Release Date: 2011-07-20

General Terms

Optical Density A measure of the transmittance of light through an optical material that is based on a logarithmic scale.  Examples: O.D. 1 = 10% transmittance, O.D. 2 = 1% transmittance, O.D. 3 = 0.1% transmittance, O.D. 4 = 0.01% transmittance.

Laser Light Show Glossary

Beam Effect Using the lasers beam as a sculptural element in space (as opposed to shining it on a wall to create graphics) . A common technique is to scan the beam through theatrical smoke.  If a line is scanned you will see a plane of laser light; if a circle is scanned you see a cone.
Lumia A gauze-like effect produced by shining a laser beam through distorting material such as rippled glass.  
Scanner Any device which moves back and forth; usually refers to a galvanometer scanner. Two are needed to draw laser graphics. A mirror on each scanner moves in response to an electrical current. The scanners are arranged so the beam reflects first off one mirror, then off the other.  The first mirror moves the beam horizontally, the second moves it vertically. This arrangement means the scanners can position the beam anywhere within a square area.  By repeatedly scanning the same signal at high speeds, the illusion of a single, fixed image is created.
Scanner Amp An electronic device which conditions a signal from a computer or other source, and makes it compatible with galvanometer scanners.  Closed-loop scanner amplifiers are used with position-detecting scanners; the amplifier controls the scanner based on position feedback signals.  Open-loop scanner amplifiers are used with non-position detecting scanners.
Laser Projector Equipment which takes a laser beam and produces projected graphics or beam effects.
Vector Graphics Images created by moving from point to point —examples include handwriting and computer plotters. Most laser graphics are vector graphics. To produce a laser graphic, a computer is first used to draw a series of connect-the-dot points.  These are translated to electrical signals and are sent to the scanners. At the projection screen, the moving beam travels from point to point at high speeds, smoothing out the dots.  This creates the illusion of a fixed, non-moving image.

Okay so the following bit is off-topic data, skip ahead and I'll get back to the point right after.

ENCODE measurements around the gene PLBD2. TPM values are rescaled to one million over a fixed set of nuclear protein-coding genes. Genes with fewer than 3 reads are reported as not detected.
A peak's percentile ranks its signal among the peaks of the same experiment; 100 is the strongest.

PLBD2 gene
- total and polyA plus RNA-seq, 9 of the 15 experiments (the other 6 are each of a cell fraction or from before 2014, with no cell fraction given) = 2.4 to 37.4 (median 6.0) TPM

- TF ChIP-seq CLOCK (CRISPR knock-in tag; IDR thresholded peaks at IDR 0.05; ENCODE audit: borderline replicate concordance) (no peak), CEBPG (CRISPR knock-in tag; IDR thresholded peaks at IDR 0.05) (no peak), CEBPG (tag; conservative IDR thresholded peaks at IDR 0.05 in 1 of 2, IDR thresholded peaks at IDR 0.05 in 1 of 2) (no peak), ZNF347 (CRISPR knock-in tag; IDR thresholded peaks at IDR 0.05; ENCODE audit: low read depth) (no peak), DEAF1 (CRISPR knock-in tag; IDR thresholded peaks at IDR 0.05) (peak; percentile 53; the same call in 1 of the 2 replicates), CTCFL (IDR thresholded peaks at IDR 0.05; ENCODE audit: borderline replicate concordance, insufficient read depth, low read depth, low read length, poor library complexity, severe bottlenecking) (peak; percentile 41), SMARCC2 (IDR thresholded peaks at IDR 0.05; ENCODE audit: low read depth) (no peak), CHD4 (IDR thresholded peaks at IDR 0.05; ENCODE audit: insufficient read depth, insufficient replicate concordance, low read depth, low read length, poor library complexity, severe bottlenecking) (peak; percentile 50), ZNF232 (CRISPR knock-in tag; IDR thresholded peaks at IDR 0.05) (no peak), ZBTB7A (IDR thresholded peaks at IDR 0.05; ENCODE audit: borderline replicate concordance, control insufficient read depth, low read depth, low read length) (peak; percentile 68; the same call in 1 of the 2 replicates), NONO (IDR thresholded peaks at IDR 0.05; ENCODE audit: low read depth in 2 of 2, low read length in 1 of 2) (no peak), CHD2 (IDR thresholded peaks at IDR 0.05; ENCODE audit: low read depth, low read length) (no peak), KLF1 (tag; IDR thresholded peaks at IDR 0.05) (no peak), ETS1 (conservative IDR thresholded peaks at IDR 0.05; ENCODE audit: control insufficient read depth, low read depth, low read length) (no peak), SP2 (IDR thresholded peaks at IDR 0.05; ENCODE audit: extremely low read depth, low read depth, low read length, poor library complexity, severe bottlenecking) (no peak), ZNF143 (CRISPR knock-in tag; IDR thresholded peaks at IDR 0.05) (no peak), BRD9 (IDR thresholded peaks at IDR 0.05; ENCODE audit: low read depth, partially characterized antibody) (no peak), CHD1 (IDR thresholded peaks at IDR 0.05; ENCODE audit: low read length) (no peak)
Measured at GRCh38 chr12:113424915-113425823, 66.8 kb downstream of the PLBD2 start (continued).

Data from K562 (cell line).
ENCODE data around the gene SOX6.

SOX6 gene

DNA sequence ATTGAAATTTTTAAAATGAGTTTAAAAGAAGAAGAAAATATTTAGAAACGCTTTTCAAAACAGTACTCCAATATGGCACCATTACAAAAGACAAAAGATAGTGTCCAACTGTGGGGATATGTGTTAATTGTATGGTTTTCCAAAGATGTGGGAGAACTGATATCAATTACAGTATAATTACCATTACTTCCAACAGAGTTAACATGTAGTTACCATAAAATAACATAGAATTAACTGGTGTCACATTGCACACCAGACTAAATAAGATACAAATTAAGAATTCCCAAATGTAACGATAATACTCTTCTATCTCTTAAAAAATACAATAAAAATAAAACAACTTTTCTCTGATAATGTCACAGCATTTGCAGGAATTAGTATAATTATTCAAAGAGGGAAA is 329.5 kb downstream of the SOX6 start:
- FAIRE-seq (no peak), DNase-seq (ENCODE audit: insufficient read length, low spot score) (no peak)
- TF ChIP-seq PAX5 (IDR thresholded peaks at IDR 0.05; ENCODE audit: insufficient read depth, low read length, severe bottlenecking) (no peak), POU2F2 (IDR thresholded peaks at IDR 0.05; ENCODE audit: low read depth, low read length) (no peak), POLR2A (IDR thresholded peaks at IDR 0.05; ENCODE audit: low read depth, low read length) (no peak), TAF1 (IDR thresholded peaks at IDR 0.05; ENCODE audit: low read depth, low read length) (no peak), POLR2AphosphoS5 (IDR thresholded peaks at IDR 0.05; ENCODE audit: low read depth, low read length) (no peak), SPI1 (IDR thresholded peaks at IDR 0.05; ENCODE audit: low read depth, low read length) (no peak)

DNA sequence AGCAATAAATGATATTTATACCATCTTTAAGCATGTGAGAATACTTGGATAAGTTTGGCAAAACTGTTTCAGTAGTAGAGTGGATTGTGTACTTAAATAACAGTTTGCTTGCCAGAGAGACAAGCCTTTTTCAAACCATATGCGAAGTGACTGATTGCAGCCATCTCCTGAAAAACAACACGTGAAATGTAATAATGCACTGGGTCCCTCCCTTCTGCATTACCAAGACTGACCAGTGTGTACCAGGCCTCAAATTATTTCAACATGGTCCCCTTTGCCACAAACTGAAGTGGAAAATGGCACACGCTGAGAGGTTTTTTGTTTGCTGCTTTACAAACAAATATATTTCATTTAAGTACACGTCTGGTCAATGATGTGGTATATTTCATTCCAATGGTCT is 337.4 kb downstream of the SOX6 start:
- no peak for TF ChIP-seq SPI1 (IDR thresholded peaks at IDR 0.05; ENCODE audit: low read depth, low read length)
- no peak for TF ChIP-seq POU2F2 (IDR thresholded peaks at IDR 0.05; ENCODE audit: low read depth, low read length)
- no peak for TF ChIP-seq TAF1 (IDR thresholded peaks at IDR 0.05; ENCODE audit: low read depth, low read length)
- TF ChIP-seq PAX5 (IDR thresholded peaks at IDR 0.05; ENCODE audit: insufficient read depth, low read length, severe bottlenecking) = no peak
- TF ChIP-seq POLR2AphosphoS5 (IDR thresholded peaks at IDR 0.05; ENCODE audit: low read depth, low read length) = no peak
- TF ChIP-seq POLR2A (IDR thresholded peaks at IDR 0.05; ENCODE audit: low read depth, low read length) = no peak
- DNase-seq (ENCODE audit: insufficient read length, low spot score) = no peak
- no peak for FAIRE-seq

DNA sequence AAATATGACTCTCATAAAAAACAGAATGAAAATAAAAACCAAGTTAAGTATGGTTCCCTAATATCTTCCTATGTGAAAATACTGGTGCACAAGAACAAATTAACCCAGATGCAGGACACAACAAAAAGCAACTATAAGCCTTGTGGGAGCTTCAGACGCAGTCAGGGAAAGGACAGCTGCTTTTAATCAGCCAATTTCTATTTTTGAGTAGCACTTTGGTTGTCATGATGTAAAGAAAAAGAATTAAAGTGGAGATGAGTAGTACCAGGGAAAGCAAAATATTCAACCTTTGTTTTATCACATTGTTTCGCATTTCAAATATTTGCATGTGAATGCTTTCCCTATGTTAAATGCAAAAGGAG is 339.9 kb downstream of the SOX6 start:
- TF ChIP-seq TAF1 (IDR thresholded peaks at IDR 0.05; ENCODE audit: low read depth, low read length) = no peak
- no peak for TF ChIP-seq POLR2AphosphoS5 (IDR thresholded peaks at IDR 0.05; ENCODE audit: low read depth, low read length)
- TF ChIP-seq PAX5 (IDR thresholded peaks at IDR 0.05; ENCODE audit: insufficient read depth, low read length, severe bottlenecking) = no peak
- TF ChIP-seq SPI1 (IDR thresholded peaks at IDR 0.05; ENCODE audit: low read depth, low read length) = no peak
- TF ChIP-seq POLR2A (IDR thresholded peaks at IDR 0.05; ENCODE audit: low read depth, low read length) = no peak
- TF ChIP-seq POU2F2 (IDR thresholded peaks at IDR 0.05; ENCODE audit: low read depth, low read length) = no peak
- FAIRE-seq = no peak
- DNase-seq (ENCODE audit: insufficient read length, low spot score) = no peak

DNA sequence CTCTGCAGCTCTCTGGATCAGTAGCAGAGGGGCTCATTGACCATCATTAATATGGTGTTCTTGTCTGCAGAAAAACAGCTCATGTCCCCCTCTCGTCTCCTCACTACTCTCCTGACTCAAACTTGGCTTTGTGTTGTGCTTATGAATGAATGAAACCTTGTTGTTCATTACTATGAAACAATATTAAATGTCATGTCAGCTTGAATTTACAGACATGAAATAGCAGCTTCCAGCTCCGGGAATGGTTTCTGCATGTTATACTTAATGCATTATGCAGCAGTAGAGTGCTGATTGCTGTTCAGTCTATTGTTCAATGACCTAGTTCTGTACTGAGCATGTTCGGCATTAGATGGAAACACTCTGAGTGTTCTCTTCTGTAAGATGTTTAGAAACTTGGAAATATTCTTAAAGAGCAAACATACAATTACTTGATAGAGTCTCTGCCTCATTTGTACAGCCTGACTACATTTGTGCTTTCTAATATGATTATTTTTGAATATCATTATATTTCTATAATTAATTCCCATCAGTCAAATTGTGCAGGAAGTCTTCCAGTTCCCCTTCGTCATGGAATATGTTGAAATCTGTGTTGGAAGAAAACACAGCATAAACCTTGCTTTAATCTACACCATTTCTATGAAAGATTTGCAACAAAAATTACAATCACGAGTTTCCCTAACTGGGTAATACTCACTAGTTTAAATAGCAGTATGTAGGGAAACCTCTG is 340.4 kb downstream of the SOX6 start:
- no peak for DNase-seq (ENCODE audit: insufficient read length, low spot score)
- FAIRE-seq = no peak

Blanking The technique of turning the laser beam on and off with precise control (as opposed to chopping).  For scanned graphics blanking allows images to have disconnected sections where the beam is hidden.  Blanking can be digital (on/off) or analog (continuous intensity control). Blanking can be performed with a third scanner, an acosto-optic modulator, or by electronically contolling the laser output as done with semiconductor lasers.
ILDA Speed Ratings The International Laser Display Association has developed a standard to measure the performance of scanners and scanner driver cards.  The two most common “standard” speeds for scanners is 12,000 points-per-second and 24,000 points-per-second while displaying the ILDA test pattern.  Speed standards are designed to help make artwork compatable with different scanners and scanner amps.  When displaying artwork that was designed for slower scanners on high-speed scanners, the points that make up the artwork may become apparent. To eliminate this the scanners must be tuned to a slower speed.


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